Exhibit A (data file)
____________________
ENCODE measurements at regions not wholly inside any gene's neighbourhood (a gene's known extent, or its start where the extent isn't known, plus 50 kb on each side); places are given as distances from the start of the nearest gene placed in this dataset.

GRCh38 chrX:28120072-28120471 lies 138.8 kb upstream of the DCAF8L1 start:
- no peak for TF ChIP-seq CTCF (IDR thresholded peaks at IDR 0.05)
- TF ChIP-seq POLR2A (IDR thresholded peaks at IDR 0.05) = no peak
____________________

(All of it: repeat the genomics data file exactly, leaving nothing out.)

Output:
ENCODE measurements at regions not wholly inside any gene's neighbourhood (a gene's known extent, or its start where the extent isn't known, plus 50 kb on each side); places are given as distances from the start of the nearest gene placed in this dataset.

GRCh38 chrX:28120072-28120471 lies 138.8 kb upstream of the DCAF8L1 start:
- no peak for TF ChIP-seq CTCF (IDR thresholded peaks at IDR 0.05)
- TF ChIP-seq POLR2A (IDR thresholded peaks at IDR 0.05) = no peak